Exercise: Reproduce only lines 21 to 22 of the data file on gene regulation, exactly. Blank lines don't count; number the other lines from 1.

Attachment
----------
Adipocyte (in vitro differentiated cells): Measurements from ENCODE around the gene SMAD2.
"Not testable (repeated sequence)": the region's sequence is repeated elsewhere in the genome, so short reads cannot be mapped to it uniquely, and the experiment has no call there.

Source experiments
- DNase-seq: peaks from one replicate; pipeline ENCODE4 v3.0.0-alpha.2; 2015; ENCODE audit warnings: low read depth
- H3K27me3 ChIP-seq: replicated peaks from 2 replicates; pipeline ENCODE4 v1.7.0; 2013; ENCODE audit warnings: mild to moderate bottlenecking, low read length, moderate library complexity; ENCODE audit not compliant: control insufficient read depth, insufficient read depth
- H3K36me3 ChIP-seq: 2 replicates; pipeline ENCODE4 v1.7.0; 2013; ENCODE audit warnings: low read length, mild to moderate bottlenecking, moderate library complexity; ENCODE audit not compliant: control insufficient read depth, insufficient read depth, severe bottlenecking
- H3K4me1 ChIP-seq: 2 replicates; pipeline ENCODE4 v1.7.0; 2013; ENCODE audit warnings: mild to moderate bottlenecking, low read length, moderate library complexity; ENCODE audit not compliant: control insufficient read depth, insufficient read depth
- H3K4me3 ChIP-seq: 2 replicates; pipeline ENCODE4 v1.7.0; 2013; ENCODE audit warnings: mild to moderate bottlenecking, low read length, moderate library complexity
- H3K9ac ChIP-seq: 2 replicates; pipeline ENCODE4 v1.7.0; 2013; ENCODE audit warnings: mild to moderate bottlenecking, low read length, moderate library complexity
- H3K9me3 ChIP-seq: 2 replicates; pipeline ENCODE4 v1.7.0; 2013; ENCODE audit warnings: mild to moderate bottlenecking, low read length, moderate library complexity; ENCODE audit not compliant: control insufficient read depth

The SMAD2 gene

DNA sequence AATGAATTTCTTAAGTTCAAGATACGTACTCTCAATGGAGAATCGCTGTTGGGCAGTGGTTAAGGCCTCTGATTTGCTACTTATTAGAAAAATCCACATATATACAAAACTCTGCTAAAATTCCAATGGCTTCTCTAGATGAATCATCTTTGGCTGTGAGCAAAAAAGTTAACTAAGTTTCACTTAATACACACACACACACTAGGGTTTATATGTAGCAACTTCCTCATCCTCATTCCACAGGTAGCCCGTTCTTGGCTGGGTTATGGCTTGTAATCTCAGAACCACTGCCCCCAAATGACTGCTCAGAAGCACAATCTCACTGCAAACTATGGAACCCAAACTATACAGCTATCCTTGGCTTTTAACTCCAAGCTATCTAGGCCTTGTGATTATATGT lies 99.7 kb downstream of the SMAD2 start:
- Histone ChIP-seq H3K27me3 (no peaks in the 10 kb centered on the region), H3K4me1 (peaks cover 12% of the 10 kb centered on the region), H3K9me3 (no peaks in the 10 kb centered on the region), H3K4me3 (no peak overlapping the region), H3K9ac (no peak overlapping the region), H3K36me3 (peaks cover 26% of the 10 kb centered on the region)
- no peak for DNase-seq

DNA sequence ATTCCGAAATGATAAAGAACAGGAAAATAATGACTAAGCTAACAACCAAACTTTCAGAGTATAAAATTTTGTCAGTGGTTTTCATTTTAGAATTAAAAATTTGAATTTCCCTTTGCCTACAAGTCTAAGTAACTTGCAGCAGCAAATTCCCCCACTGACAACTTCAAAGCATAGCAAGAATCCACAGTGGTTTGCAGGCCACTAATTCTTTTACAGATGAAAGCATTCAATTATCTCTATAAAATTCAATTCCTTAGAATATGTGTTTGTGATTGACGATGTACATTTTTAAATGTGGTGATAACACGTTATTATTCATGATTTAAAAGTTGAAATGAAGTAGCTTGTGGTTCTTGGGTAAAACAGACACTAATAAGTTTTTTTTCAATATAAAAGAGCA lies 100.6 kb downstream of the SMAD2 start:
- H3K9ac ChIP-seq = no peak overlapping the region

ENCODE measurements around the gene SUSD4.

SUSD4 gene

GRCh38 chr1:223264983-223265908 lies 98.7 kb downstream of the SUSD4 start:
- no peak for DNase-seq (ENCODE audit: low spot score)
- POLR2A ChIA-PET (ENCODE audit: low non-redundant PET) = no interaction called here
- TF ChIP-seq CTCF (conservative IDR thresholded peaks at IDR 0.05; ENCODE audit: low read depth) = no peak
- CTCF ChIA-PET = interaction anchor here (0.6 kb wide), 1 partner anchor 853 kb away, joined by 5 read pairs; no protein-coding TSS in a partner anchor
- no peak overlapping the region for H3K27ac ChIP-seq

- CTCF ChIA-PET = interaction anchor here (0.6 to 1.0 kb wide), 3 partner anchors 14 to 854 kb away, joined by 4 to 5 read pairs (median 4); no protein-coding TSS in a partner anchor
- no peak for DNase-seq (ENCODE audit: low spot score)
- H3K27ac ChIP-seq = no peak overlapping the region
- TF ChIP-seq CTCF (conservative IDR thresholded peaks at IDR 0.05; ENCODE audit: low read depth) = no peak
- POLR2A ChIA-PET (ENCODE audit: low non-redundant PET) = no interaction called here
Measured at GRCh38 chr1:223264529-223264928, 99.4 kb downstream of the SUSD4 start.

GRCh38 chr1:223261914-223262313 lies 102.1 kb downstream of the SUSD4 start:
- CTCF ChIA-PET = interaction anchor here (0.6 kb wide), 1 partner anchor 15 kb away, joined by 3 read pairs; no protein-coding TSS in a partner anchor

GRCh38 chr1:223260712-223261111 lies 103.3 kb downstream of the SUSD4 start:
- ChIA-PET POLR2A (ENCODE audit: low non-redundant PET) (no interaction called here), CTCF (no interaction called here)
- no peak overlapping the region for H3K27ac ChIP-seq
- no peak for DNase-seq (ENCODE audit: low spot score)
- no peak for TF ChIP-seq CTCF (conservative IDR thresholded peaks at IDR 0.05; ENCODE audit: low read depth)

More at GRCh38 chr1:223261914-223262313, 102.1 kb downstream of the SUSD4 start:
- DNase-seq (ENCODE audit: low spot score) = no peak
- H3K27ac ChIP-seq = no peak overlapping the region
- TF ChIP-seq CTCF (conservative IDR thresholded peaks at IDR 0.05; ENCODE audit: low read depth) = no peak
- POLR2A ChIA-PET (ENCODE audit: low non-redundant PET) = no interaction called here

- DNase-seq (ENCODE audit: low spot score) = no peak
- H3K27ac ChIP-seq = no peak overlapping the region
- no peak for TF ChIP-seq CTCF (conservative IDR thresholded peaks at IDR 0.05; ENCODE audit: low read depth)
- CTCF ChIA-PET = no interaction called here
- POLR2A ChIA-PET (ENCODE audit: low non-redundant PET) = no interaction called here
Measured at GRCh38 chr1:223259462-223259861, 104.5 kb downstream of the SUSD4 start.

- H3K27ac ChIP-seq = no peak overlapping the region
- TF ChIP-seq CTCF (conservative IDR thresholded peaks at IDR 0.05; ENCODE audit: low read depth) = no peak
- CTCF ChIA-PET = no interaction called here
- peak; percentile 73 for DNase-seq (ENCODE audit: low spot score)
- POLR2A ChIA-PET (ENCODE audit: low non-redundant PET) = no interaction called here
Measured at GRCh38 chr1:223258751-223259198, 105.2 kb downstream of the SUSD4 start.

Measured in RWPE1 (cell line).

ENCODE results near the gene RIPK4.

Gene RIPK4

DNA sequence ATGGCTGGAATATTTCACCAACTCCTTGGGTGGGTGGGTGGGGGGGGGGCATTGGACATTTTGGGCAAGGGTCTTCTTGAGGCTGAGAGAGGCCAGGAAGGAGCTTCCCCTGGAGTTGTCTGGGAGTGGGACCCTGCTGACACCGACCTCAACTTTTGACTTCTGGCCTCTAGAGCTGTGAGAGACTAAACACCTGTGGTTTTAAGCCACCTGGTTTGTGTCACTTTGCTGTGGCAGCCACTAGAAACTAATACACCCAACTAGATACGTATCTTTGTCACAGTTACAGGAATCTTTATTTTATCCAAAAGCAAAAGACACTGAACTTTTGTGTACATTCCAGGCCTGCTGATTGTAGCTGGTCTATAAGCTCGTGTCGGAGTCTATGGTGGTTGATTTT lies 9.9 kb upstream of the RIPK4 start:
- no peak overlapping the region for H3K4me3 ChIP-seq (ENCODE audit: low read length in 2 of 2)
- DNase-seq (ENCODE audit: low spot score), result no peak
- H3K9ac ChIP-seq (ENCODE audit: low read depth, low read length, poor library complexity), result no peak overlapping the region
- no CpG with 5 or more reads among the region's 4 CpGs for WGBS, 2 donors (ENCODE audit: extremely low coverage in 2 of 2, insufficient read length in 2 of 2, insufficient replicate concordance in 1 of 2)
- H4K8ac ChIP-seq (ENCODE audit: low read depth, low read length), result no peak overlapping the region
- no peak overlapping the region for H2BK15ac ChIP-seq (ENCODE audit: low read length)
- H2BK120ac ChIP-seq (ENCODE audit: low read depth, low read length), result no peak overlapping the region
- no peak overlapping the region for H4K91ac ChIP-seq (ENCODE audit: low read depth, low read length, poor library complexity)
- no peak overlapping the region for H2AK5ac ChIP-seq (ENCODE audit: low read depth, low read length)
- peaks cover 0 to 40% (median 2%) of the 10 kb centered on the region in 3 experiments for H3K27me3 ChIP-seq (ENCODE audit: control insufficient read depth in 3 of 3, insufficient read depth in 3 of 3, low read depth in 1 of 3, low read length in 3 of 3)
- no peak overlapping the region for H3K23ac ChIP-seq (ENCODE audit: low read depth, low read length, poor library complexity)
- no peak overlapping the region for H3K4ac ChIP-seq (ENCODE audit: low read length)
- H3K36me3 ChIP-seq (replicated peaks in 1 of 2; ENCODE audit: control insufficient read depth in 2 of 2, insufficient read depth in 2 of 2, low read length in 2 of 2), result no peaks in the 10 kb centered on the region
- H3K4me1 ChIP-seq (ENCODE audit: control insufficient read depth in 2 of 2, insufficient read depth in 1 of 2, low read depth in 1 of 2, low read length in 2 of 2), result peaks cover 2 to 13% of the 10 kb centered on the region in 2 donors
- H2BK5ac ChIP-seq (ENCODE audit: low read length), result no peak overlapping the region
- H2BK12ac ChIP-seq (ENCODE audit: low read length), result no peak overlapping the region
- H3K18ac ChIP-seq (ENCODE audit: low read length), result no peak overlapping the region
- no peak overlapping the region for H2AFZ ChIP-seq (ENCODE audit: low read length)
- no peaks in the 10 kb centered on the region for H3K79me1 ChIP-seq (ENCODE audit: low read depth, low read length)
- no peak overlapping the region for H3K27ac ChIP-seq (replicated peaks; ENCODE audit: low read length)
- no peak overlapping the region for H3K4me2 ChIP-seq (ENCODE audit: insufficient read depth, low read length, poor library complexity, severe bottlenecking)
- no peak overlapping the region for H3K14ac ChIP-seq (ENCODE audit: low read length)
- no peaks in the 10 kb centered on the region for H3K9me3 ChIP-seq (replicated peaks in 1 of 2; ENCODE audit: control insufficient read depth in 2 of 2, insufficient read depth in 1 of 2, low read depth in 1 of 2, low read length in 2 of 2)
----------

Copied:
- POLR2A ChIA-PET (ENCODE audit: low non-redundant PET) = no interaction called here
- TF ChIP-seq CTCF (conservative IDR thresholded peaks at IDR 0.05; ENCODE audit: low read depth) = no peak